Holyrood Cemetery was solemnly blessed and dedicated on the Feast of All Saints, November 1, 1953, by the Most Rev. Thomas Connolly, Archbishop of Seattle. Holyrood Cemetery officially opened on January 2, 1954 and has served the growing Catholic community in the Puget Sound area for more than 60 years.
Some of the earliest burials at Holyrood are in the center two sections, called “God’s Acre.” Cherry trees line the God’s Acre Walkway and gardens at each end beautify the landscape.
More recently developed burials sections at Holyrood include Our Mother of Compassion and Lamb of God which face north, overlooking Lake Ballinger. Strolling the Resurrection Walkway at the center of the cemetery, visitors connect both physically and spiritually with both the pieta (Christ’s passion) and the risen Christ (Christ’s glory). This journey prefigures our own living, dying and rising to new life.
The various immigrant communities who make up our local Church today have prominent features designating various sections of the cemetery. These include Our Lady of Antipolo (Filipino), Our Lady of Lavang (Vietnamese), and a monument for St. Andrew Kim parish (Korean).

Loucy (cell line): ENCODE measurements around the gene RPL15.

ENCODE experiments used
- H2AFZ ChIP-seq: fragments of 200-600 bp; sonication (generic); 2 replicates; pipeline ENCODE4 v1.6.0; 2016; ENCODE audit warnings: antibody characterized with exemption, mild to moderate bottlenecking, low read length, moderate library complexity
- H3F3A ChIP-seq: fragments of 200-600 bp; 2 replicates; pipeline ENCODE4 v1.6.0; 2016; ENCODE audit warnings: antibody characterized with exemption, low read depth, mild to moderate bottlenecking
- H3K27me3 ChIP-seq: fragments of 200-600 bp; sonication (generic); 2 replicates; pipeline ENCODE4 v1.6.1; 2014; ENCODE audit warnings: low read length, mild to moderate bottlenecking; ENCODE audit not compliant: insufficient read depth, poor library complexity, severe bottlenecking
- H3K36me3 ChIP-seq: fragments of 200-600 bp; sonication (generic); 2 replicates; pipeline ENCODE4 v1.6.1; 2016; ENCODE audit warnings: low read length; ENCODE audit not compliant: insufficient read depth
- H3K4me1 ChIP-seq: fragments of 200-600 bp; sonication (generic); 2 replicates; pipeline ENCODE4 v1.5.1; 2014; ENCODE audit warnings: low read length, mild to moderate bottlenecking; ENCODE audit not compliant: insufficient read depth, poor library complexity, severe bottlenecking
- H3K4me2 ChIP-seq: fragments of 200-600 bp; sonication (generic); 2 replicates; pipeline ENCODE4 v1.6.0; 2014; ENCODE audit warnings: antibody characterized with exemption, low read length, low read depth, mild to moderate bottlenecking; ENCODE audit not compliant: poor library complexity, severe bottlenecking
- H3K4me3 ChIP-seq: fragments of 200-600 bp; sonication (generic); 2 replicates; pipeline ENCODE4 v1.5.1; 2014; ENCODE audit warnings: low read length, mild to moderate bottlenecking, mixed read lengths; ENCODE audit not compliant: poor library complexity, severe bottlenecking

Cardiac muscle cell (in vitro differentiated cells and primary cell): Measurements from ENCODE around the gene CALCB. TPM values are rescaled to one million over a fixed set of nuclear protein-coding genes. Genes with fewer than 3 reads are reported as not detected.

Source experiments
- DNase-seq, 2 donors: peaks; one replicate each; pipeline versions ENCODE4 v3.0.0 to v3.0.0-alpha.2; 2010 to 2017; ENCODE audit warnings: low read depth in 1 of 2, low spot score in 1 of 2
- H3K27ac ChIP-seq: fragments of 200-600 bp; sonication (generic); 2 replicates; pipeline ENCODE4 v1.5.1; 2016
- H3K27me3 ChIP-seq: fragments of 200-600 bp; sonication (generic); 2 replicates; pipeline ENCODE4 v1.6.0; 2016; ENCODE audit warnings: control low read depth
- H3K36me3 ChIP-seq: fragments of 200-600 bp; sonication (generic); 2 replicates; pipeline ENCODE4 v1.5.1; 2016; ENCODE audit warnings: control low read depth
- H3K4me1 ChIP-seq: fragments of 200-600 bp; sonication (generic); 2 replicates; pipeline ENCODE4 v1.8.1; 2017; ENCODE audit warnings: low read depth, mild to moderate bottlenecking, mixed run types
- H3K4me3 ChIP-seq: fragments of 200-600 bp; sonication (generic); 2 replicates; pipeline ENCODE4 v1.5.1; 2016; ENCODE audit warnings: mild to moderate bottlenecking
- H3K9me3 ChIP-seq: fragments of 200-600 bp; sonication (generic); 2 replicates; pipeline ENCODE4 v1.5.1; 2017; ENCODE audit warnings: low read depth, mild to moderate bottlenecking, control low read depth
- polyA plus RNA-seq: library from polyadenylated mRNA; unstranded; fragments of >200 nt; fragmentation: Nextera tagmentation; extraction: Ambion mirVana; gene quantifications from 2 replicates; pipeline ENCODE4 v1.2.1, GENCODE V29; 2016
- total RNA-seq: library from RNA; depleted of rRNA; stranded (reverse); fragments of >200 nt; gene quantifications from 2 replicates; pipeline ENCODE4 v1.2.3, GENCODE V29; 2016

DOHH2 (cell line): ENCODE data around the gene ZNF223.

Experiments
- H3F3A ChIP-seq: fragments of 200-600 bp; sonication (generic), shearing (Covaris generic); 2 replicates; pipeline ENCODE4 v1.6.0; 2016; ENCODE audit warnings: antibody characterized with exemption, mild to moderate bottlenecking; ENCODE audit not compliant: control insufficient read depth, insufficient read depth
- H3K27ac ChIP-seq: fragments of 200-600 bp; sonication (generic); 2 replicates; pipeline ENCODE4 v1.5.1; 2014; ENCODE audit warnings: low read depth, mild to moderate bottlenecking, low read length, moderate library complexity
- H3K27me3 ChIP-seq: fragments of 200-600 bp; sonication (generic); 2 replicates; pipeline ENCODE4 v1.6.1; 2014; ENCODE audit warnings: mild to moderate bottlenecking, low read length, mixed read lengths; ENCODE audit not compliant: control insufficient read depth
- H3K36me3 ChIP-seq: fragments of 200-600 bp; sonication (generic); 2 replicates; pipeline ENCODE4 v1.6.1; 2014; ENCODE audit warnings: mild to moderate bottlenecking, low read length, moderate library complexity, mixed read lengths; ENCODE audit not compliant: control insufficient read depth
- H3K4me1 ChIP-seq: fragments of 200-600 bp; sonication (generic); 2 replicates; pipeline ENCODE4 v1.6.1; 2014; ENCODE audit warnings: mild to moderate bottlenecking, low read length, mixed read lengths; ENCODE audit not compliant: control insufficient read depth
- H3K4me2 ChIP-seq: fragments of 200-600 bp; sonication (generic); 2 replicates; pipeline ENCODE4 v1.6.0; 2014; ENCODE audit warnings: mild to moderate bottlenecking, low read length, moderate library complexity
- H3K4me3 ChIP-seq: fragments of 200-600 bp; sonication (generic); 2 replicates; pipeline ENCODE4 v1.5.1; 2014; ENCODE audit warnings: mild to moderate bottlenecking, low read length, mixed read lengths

Holyrood Cemetery also offers a very wide variety of options for the placement of cremated remains of the body in keeping with the Catholic Church’s teaching that the cremated remains must be reverently place in a cemetery. Options include both ground burial and above ground columbarium niches. Cremation columbarium niches are available in the chapel mausoleum as we as in prominent locations throughout the cemetery.
Holyrood Catholic Cemetery is a sacred space, a place of prayer and quiet reflection that invites us to remember all those “who have gone now before us marked with the sign of faith.”